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Posted (edited)
2 hours ago, bangorballetboy said:

I've given the changes to the ROH some time to bed in and, having visited a significant number of times, it's time to put my thoughts out there.

 

[...]

 

The door numbering

 

This is definitely one of the things that is not for the regulars.  To me, the new system is easy to follow with the G, 1, 2, 3 etc. representing the floor of the building and the letters showing the doors from left to right as you look at the auditorium.  This is much easier for a newcomer to understand, particularly if you bear in mind that the nomenclature for the areas of the auditorium are different to almost every other theatre or performance space in the country.  The only slight niggle here is that, unless you use a lift, access to floor 4 is easiest via floor 5 but the signs are generally clear (and I've generally found fewer people looking lost by the back staircase nor have I discovered anyone in my stalls seat with a stalls circle ticket).

 

Another example here.  One evening as I was heading to door GC, I passed by door GB.  A lady there was asking the usher if she was at the correct door as it was her first time there.  The usher said: "Yes, this is door GB.  It's G for ground and the door to your left is GA and the door to your right is GC.  It's pretty much the same on the other floors."  The customer responded: "Thanks.  That's really easy to understand." and went on in to the auditorium.

 

 

Glad you mentioned the door numbering - I think it may take a little time for the regulars to get used to it! Very interesting comments all round.

Edited by alison
Reduced the quote to the part referred to

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51 minutes ago, bangorballetboy said:

I've given the changes to the ROH some time to bed in and, having visited a significant number of times, it's time to put my thoughts out there.

 

BBB it is refreshing to read  a considered review about the ROH, as it is now, that, for once, has mainly positive comments. 

 

I would concur with most of your observations, having also visited many times recently, although a caveat is that I had little experience of the ROH before the latest changes.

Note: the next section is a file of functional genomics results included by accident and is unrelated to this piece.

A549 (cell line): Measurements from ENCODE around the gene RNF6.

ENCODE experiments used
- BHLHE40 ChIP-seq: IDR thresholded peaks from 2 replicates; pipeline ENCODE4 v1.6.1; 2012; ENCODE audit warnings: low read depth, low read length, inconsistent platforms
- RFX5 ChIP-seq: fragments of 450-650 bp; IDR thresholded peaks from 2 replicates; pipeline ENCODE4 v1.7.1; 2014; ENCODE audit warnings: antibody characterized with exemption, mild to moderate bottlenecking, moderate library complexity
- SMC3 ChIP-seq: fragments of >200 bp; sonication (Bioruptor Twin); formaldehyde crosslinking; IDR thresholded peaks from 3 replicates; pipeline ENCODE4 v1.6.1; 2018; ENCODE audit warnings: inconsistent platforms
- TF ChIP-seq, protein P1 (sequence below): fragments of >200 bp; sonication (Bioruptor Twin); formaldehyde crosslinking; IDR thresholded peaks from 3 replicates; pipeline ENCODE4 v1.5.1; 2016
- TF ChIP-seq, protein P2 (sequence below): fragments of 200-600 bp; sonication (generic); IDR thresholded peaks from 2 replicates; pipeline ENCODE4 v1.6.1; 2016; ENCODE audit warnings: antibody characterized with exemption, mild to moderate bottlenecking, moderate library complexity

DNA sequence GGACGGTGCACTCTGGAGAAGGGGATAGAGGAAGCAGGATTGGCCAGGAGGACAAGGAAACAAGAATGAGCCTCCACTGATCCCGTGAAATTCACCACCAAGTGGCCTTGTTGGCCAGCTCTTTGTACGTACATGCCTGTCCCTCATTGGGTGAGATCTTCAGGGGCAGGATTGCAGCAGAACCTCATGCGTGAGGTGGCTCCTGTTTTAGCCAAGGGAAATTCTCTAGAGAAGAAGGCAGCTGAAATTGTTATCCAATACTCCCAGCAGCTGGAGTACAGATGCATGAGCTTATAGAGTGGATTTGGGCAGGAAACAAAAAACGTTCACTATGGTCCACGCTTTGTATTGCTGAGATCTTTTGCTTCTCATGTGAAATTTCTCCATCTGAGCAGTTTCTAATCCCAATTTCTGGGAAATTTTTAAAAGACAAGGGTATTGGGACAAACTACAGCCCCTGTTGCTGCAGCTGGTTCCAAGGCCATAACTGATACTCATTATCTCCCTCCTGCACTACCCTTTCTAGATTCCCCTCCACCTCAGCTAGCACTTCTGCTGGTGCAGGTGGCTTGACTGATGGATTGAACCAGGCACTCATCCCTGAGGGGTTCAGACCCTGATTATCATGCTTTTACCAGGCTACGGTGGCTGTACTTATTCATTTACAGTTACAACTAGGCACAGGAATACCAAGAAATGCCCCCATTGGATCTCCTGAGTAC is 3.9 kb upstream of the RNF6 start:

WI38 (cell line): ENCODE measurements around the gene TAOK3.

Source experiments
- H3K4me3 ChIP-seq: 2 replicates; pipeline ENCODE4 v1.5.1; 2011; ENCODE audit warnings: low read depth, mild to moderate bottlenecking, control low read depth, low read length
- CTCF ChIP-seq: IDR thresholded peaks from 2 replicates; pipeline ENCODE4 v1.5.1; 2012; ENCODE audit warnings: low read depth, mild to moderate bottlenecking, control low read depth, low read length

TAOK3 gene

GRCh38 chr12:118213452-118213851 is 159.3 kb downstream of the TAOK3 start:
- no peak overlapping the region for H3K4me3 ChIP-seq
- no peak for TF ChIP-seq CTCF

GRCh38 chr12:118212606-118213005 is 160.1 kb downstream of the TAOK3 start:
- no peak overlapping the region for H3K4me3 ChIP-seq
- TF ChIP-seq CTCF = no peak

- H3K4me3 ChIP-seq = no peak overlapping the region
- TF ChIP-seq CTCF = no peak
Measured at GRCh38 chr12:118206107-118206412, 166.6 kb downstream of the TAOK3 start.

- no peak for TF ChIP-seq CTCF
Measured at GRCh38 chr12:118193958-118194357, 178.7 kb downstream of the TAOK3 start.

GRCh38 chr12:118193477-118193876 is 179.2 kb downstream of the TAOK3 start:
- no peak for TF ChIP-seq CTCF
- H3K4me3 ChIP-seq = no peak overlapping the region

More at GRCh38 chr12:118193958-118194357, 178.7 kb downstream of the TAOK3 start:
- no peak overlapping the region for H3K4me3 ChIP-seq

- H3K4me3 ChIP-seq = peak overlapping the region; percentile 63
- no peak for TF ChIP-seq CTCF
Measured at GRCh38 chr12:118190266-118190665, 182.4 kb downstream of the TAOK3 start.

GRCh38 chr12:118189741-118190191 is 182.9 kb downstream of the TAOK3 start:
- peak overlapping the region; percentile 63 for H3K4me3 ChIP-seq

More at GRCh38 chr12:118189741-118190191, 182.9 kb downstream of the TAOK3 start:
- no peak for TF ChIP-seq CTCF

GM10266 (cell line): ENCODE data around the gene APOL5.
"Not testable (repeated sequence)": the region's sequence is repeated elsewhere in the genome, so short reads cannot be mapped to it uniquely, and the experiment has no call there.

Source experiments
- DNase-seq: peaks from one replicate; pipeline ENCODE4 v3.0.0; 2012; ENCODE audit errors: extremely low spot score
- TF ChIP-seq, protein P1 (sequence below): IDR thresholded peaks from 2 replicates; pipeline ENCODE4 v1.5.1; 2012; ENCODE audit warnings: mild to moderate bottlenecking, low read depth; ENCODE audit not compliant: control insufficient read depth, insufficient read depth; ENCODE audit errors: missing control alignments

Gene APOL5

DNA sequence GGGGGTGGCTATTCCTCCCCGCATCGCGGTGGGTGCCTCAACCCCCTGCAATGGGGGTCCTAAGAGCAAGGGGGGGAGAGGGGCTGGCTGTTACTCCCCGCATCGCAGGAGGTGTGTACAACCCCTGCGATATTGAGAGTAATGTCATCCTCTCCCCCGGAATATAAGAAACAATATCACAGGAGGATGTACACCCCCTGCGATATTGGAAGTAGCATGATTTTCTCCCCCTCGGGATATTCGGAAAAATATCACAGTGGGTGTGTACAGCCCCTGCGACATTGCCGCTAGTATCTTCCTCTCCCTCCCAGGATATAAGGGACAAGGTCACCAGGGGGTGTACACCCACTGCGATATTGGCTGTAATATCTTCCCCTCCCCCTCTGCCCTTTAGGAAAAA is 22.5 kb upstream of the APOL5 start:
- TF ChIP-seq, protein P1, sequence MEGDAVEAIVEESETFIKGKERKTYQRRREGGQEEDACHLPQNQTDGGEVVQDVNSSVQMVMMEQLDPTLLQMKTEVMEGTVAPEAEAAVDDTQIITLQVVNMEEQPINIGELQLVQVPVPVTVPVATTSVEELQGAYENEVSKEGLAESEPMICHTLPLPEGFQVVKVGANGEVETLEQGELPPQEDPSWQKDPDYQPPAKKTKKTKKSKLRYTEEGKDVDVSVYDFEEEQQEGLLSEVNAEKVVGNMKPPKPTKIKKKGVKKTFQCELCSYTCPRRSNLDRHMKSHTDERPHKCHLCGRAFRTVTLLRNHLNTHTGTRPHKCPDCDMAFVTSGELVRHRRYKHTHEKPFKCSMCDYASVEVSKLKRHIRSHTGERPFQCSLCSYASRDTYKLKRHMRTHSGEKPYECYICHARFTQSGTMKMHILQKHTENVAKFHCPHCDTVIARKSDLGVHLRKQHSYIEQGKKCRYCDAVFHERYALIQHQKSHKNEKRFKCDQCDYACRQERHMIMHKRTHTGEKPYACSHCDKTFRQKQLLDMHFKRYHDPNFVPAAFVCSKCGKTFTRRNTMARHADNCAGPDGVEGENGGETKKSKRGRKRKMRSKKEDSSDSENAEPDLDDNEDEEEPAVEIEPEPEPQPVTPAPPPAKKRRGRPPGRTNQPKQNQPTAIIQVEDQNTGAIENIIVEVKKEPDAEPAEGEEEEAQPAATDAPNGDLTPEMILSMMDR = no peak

I do think the Linbury should have better house lighting, not just to see the seat numbers, but to  avoid the feeling  that it is a bit of a black hole. 

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Well, that’s quite a list BBB.  Broken down I don’t disagree with much of what you say - with one enormous caveat.

 

How can any redesign/redevelopment- call it what you will - be considered a success when it is ‘not for regulars ?’  The retired marketeer inside my head finds any such premise preposterous.  Successful brands spend millions ensuring that as their product evolves, it does so in a way that keeps it attractive to established users whilst making itself relevant to new customers.  It should not have been beyond the wit of the doubtless hideously expensive people behind Open Up to create something lovely for everybody.  To casually dismiss Regulars as people to be ignored precisely because they are loyal to your brand is breathtakingly arrogant but, sadly reflective of ROH management.

 

Yes, I agree that encouraging people into a building they may not have visited before is a laudable aim for an establishment that receives public subsidy, but there should be more defined commercial objectives other than providing a central London haven from the elements.  Similarly, widening access should not have been at the expense of the Regulars - a group I would hazard a guess make up at least 80% of ROH’s users.  Last nights the queues for coats were far worse than anything I ever remember from the previous cloakroom.

 

I do eat in the Ampitheatre Restaurant and can tell you it is a soulless place, quite  unlike the buzzy atmosphere of the past.  It was, admittedly, better last night as thanks to Forza it was full which improved things but on other occasions it is misfiring.  

 

Unlike you, I find the new directional system ridiculous, not least because it is inconsistent.  I was in the GrandTier last night but the signage from the Floral Hall is new numbers which confused many.  The somewhat harassed usher resorted to directing people to walkthrough the Crush Room ‘as you’ll find signsthat say GrandTier at the end.’  This was problematic for people paying mega bucks for their meal in this area.  I also can’t understand an attitude that everything must be dumbed down for the masses.  Surely people expect romance and elements of theatre when they visit somewhere as special as one of the world’s great Opera Houses?  Does everything really need to be stripped back to numbers and letters?

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1 hour ago, bangorballetboy said:

Whatever can be done to encourage people into cultural establishments, without significantly discouraging those already engaged, is IMHO essential.  

 

Absolutely agree, on both counts.  But here are largely my "Yes, buts ...":

 

Quote

There are some viewing issues from certain areas when the theatre is in "proscenium" set-up (the second rows on the sides) and when the pit is in use (a couple of affected seats) but am understanding of this as the theatre is designed to be flexible